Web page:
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Currents of the Mid-Atlantic: Navigating Regional Dynamics of Offshore Wind

Justin LaJeunesse and Michael Feinblatt | June 14, 2024

As more of the world turns to renewable energy sources, offshore wind projects have emerged as a promising solution to meet growing energy demand while reducing carbon emissions. However, successfully navigating the many complexities of offshore wind development requires a keen understanding of regional dynamics and challenges. In this article, we plunge into the multifaceted landscape of offshore wind, exploring key regionally based factors such as the offshore environment, grid infrastructure, legislative landscape and coastal factors. By examining these characteristics, we aim to provide insights that empower developers to navigate the offshore wind market effectively and sustainably.

Offshore Environment

The ocean floor brings many diverse challenges for offshore wind developers. From shipwrecks to unexploded ordinances and natural features, such as geological formations, each region presents its own set of obstacles. Another regional characteristic is shipping activity, which must be accounted for while conducting surveys and other required activity. For example, New York and New Jersey ports, handling over 7.4 million containers annually, have a unique set of challenges in surveying compared to other less frequently travelled oceanic routes. In regions like the Mid Atlantic, the availability of usable lease area for offshore wind development is often greater due to lower probabilities of encountering manmade obstructions. Survey data plays a crucial role in determining the usable extent of lease areas, with fewer obstacles facilitating smoother development processes. Having a trusted partner who understands these regional factors is crucial for effective project surveying, planning and execution. Those with regional familiarity not only understand what to expect beneath the surface but also know the best approaches to handling these obstacles, whether it involves building around them or carefully removing them.

Grid Infrastructure

Developers face the daunting challenge of connecting their projects to the existing grid infrastructure which was not originally built to accommodate offshore wind projects. For example, the Mid-Atlantic region lacks robust electrical infrastructure along its coasts, presenting a significant challenge when looking to connect power coming from offshore. Unlike the Northeast, where industrial infrastructure is more prevalent, the Mid-Atlantic coastline is primarily devoted to tourism, limiting options for new infrastructure. Coastal communities often resist new developments, complicating efforts to connect offshore wind projects to inland infrastructure.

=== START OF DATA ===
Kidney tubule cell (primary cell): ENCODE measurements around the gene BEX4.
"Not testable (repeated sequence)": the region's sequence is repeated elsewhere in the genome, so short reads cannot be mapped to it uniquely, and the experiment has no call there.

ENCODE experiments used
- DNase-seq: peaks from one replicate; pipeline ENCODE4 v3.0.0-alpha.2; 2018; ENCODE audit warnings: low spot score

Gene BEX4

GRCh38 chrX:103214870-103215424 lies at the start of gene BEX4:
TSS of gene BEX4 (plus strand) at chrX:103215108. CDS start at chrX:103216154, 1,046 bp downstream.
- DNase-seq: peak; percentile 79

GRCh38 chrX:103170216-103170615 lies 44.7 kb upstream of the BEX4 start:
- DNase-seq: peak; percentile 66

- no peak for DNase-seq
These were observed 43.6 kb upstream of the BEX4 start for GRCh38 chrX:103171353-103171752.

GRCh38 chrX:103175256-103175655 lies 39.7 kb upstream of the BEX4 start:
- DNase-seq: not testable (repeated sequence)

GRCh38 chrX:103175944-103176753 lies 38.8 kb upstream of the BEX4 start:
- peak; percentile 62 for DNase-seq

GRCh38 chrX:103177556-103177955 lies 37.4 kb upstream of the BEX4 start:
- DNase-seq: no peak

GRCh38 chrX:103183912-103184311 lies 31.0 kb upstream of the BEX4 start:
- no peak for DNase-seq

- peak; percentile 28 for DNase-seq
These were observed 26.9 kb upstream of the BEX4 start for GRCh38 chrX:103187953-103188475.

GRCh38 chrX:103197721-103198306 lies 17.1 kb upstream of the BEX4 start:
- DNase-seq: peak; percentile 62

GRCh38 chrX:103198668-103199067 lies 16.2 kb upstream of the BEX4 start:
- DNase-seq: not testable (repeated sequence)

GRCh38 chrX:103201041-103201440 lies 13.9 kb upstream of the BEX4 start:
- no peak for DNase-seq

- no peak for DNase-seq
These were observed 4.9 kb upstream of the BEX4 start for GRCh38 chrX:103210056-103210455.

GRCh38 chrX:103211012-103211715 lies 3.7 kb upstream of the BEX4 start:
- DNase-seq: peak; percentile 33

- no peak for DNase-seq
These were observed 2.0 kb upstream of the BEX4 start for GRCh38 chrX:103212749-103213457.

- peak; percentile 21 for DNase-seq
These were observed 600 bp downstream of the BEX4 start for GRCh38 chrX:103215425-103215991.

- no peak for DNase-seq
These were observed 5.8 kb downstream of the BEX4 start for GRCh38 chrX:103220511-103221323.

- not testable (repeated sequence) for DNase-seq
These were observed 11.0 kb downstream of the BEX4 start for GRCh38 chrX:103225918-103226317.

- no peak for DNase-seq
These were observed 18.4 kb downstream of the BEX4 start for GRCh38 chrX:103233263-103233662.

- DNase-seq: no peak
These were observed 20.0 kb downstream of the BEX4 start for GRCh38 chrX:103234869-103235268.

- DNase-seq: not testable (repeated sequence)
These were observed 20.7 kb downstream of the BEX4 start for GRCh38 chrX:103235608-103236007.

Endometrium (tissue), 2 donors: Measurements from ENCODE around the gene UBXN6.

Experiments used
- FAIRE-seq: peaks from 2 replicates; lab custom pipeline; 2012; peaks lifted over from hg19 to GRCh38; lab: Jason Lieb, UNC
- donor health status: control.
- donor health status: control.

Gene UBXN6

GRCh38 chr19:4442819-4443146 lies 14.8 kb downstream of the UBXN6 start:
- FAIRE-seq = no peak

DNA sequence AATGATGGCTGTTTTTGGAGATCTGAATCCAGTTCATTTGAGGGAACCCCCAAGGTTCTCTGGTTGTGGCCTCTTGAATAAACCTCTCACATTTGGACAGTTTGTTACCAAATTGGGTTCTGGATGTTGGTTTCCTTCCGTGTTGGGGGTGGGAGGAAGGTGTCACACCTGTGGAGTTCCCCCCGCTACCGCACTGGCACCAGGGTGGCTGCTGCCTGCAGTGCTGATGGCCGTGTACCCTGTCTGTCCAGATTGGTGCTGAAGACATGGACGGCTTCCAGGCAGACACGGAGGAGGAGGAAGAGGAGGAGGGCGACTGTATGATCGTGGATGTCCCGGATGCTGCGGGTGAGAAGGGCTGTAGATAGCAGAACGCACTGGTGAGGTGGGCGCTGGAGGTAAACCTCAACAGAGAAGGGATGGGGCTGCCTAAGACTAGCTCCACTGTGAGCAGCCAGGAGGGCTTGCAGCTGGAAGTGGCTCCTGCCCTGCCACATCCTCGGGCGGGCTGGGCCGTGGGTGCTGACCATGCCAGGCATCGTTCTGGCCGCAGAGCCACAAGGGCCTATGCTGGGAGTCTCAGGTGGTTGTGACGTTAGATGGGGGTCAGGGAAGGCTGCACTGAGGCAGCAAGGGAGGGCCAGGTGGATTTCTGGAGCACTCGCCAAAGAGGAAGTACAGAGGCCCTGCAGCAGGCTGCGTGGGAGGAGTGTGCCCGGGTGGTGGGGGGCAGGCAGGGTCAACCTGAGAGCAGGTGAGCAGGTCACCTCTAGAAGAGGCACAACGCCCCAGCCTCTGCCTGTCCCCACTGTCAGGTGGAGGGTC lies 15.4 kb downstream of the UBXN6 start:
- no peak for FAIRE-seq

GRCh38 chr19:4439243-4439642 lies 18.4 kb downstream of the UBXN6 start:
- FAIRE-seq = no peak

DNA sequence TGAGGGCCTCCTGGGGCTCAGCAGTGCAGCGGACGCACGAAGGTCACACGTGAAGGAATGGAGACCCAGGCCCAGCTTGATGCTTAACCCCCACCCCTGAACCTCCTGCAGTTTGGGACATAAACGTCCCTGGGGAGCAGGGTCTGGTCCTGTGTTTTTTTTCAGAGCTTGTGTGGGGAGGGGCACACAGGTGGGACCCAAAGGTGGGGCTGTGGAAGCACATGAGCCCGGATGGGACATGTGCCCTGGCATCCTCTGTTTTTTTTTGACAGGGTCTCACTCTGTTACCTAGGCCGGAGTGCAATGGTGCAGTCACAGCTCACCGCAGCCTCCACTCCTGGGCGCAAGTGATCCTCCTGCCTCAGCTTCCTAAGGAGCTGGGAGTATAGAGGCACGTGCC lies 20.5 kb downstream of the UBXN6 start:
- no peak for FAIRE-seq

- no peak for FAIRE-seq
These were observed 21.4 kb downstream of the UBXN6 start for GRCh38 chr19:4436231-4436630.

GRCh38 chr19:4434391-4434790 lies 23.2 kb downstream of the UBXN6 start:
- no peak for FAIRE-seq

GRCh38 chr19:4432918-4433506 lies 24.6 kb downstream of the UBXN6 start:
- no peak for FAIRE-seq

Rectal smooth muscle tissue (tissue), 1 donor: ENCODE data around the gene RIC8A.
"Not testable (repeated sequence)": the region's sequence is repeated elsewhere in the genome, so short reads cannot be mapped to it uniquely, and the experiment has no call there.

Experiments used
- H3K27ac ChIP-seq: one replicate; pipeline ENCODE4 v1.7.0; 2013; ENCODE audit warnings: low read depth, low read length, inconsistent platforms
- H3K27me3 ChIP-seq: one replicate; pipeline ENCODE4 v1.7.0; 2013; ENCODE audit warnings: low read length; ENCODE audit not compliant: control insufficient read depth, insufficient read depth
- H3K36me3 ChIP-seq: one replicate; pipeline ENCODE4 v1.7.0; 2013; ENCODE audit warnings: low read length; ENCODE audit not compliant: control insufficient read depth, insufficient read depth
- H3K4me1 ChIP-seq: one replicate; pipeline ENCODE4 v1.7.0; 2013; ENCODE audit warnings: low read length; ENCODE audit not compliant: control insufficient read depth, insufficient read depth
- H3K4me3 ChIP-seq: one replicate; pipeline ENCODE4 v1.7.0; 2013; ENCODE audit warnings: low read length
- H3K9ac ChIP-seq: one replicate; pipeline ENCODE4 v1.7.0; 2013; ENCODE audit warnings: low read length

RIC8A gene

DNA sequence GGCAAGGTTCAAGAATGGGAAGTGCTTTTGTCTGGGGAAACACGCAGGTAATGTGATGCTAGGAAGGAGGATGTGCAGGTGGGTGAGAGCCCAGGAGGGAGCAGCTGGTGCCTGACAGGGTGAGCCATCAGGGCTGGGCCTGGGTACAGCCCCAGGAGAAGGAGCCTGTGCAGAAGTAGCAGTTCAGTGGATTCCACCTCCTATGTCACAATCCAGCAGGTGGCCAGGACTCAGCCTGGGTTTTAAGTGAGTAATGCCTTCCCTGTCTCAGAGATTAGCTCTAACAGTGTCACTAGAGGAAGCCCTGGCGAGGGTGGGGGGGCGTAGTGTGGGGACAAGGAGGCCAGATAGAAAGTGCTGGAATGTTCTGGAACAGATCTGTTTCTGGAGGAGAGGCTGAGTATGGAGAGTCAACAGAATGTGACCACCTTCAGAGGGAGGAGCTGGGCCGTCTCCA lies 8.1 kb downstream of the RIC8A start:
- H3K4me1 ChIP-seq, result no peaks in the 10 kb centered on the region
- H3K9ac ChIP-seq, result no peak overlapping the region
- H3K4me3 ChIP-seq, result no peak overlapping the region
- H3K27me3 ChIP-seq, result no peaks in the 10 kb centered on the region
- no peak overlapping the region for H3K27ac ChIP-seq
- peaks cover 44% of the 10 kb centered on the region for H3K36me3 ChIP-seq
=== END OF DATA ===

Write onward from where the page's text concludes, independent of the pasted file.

Amidst these challenges, developers who work with regional experts can minimize the disruptions associated with traditional land-based transmission lines. Environmental teams who leverage advanced technologies and methods to minimize impact must also incorporate best practices to ensure projects comply with federal, state and local regulations while aligning with community expectations. Consider the case of New York City, where the densely populated urban landscape does not allow for land-based transmission projects. Offshore transmission provides a compelling solution, avoiding the need to disrupt neighborhoods with extensive new infrastructure. Applying the same approach to offshore wind, transmission lines go deep beneath the beaches and populated coastlines to their interconnection points with limited disturbance to populations on the coastline.

Legislative Landscape

The legislative landscape holds considerable sway over the trajectory of offshore wind projects. While everyone is affected by the federal landscape, state and local levels have their own unique circumstances that require careful consideration. Depending on the progressiveness of each state, governors often set ambitious offshore wind goals, signaling a commitment to renewable energy generation. For instance, Maryland’s pledge to achieve 8.5 gigawatts of offshore wind power by 2031 underscoring the state’s dedication to clean energy initiatives. Ambitious goals trickle down in the form of tax incentives and other aspects that benefit developers in the region. Utilizing those with expertise and experience in the region can be vital to ensuring maximum benefits are captured in the progression of a project.

Goals and commitment sripple through state and local agencies, driving efforts to support and advance offshore wind projects. The level of government support directly influences the pace of project advancement, as developers rely on incentives and funding mechanisms to finance their endeavors. Ultimately, the success of offshore wind projects hinges on collaboration between developers and government entities. Working with a partner who has established relationships through prior engagements with state and local governments, as well as other local stakeholders, significantly reduces the need for multiple submittals and helps developers stay on schedule.

Coastal Use and Community Engagement